How the 12 year water crisis in Oci Village, Arua District comes to an end

For over 12 years people in Oci village with a total of  61 families with average of 469 people has been living with no clean and safe water as a result of the broken borehole that had not been repaired since 2004. Children from Oci primary school with the total population of 700 pupils were also the victims.  Absence of clean water had a negative effect on the community members.  One of the community members recalls the situation;

“In my household, we would go to the hospital every month due to diarrhea or worms. This is because we used to drink water which we shared with animals like baboons, monkeys and cows.”

Oci village neighbors the national park and the wild animals share the open water sources with human beings. There are also many pastoralists who use the same water source for their hundreds of cattle. People would therefore share water with monkeys, baboons, cows, goats and many other animals. It was estimated that every month, two families in the village would be exposed to a water borne disease. This reduced the productivity of the people in the community but also incurred more money going to the hospital. The head teacher of Oci primary schools recalls how children would miss school due to water borne diseases. He said that in a month, over 50 children would be away from school because of the water borne diseases.

One of the community members who was there when the borehole was being constructed recalls how they got excited when AFARD NGO constructed the borehole in 2001. “We used it for only 2 years and it broke down. We called upon the sub county to repair but they never came,” he said.

MACCO under the IDF supported project was able to identify this challenge through the trained community monitors. MACCO then did a verification to find out why the water source broke down and the costs required to enable engaging of the right stakeholders. “When we did an assessment, we realized that the borehole was not well maintained because community members were not contributing maintenance money. We also found out that the money for repair was above 500,000 and this required the sub county to work on the repairs as it is mandated in Directorate of Water and Environment. We therefore had to engage the district and the sub county to do the repair which they successfully did,” said Neima, Project officer, IDF supported project. The District Water Officer also commended MACCO in enabling them to identify such issues which are never reported. “MACCO’s intervention has enabled us to increase our water coverage in the district from 88% in the last two years to 92%. If we continue like this, we will definitely be over and above the national water coverage,” the District Water Officer said.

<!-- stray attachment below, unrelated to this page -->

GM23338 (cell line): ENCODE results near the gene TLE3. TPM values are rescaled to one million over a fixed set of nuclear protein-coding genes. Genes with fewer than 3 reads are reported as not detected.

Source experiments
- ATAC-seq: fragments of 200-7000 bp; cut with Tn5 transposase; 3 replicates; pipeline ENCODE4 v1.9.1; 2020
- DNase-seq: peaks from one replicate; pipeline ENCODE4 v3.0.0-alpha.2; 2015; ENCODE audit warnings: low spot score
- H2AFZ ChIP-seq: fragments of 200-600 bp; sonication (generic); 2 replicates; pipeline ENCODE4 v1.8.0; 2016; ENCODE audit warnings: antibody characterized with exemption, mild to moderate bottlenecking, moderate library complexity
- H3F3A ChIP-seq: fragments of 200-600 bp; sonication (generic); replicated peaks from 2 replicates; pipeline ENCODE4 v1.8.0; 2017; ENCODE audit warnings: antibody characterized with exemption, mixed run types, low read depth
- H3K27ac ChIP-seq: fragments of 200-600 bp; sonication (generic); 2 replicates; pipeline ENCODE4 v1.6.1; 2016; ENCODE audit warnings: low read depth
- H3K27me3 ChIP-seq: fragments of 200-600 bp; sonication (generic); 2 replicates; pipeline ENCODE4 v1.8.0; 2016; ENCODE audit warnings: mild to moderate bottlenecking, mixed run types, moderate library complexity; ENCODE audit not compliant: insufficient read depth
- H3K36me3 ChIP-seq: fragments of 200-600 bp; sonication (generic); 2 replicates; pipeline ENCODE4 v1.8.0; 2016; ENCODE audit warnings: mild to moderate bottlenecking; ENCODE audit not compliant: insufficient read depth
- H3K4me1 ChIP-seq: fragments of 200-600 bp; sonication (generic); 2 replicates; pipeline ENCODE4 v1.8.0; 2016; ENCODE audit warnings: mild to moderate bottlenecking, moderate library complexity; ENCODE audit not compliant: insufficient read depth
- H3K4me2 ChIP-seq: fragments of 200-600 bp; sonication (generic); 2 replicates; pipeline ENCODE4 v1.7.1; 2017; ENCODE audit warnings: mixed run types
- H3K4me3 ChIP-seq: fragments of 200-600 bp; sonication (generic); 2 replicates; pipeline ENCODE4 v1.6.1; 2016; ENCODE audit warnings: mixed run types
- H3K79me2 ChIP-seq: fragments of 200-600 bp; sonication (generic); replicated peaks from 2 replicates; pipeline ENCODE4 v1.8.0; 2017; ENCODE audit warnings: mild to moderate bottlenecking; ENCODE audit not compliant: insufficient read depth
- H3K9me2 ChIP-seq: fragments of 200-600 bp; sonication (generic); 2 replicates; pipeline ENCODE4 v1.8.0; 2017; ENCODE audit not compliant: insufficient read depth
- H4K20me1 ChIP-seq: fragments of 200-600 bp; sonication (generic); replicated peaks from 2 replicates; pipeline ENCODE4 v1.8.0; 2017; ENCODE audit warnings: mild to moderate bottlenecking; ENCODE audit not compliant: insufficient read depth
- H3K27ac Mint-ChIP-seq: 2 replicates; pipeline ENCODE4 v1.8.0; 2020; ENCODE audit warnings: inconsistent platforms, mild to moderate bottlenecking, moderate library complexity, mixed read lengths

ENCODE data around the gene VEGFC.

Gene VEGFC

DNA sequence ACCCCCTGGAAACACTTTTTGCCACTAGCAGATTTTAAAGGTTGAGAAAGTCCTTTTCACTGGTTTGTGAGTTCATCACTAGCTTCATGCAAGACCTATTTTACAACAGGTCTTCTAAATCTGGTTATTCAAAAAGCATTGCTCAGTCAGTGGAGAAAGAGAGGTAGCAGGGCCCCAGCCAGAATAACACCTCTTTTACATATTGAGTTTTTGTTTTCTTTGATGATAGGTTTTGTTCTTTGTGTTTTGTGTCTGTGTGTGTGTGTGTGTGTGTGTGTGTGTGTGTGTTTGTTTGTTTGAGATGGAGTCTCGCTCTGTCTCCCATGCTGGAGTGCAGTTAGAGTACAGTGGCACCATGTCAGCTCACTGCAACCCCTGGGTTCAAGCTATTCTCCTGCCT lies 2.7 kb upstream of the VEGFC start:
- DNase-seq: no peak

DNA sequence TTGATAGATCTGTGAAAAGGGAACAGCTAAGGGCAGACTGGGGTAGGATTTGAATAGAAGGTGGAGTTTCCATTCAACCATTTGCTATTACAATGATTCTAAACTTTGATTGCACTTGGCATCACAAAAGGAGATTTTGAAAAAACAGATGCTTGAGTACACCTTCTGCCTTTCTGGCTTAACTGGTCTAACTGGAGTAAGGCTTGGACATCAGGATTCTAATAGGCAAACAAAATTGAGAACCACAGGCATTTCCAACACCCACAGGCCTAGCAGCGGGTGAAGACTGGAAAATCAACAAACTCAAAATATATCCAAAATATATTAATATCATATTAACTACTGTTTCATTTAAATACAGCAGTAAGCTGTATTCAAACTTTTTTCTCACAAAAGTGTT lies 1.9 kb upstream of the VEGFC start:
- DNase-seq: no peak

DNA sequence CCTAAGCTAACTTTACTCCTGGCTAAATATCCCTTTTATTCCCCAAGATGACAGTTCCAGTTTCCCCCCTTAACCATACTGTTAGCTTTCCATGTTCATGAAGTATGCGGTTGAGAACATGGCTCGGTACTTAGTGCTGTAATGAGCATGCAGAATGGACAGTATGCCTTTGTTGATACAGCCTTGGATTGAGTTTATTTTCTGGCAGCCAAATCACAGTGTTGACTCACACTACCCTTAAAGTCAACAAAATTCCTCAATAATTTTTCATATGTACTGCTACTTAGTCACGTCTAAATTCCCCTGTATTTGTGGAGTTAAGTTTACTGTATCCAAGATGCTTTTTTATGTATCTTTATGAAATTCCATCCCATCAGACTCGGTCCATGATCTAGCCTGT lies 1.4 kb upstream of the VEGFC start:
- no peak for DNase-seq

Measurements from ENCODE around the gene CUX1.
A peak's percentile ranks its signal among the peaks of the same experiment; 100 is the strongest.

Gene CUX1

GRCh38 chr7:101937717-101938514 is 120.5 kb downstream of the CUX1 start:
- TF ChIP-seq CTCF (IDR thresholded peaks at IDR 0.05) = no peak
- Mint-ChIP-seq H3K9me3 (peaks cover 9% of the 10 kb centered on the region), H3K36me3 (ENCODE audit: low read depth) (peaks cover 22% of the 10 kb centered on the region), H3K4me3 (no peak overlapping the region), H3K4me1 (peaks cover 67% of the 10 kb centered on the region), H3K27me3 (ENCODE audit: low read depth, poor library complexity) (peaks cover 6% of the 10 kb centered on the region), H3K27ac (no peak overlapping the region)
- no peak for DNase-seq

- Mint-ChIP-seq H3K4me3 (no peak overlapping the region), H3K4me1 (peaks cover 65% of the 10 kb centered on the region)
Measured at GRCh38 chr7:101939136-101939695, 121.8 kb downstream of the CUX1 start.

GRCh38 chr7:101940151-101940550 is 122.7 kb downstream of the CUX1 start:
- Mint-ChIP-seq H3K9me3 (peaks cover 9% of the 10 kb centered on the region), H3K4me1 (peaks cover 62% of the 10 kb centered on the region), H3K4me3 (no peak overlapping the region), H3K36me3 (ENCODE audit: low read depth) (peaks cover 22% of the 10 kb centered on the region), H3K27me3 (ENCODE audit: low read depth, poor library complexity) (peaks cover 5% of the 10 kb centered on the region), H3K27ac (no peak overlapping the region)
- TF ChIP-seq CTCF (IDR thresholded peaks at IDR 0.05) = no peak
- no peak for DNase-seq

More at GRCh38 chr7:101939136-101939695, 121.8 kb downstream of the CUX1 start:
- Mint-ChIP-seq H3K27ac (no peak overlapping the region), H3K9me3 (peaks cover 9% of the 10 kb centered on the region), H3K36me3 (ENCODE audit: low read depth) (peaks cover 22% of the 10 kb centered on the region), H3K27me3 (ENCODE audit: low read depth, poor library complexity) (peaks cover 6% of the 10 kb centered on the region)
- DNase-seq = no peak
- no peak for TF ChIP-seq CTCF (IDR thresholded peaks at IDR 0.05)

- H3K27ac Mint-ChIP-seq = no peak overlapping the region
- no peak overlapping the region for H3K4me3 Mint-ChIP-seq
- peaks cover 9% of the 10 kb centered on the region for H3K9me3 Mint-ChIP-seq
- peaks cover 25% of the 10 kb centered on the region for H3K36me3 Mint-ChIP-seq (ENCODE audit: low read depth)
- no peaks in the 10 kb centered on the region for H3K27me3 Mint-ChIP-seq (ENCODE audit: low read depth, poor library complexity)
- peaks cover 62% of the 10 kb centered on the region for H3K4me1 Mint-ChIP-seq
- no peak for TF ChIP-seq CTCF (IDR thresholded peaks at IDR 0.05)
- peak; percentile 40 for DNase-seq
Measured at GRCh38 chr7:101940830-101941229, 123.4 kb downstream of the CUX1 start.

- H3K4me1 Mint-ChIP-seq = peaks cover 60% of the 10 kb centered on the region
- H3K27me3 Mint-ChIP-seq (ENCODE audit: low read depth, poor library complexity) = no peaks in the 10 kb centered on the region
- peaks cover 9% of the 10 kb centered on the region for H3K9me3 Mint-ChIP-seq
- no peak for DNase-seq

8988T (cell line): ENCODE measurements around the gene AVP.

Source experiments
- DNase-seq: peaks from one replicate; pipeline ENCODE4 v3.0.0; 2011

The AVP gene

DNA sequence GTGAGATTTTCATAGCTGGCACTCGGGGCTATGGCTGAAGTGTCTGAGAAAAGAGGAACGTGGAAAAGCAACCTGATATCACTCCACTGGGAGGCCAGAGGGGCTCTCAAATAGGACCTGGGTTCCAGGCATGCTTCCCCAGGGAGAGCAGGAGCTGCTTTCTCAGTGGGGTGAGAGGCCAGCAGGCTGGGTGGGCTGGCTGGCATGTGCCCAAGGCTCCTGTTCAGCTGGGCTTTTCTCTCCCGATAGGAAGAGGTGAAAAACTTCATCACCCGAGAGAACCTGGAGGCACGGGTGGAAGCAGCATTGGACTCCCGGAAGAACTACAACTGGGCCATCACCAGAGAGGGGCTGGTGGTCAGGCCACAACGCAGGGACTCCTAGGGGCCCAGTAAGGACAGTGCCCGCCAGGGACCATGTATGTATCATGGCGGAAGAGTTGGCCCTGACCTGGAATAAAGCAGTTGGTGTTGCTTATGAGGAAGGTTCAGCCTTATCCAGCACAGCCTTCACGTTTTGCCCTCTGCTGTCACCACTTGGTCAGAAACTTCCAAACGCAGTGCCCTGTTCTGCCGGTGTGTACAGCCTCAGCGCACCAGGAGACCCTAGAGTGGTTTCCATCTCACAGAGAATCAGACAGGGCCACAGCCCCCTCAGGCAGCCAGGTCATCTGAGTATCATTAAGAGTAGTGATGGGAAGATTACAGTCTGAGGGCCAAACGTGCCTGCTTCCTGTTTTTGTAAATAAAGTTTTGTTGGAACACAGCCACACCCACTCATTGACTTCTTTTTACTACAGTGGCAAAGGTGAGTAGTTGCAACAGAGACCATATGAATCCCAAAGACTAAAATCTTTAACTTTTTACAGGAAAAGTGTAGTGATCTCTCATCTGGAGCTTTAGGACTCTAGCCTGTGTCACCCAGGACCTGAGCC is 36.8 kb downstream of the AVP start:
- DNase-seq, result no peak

One of the water user committee member in the area mentioned that the barriers that had made them not to engage the local government was not knowing that it was the mandate of the government to do major repairs and this they learnt through the radio programmes conducted by MACCO.

After the repair, a lot has changed in the community.  The head teacher now boosts of the regular class attendance by the pupils in his school. Communities are now happy that they can easily access clean water which has saved them of huge sums of money which they would spend on medication. “My children are no longer getting sick and now they can attend school. I am no longer spending a lot of money going to the hospital,” said one of the community members in one of the interaction with IDF staff during monitoring. In Oci Village men are now engaging in the household chores like fetching water which they had left to women because of long distance. Here is what one of the men said during the Focus group discussion with IDF staff that was later confirmed with all the other men during the Focus Group Discussion.

You see me now, my house is the one up there, I was one of the people who was affected most because my wife and children had to move 8km to fetch water. We could sometimes sleep with no water. I could also not fetch water because I could not hold a jerrican in my hands for 8 km because men here culturally cannot put a water jerrican on the head. This ended up affecting our concentration on other activities. But since this borehole was repaired, I now collect water any time for our plants, food and animals. We are now concentrating on digging and planting even with the assurance that we can get water for our crops. In dry season using this borehole.”

MACCO has now empowered the community monitors and the water user committee who now do monthly collections of 2000ug shillings per household to do minor repairs. The communities are now optimistic that this will sustainably enable them to maintain their water source.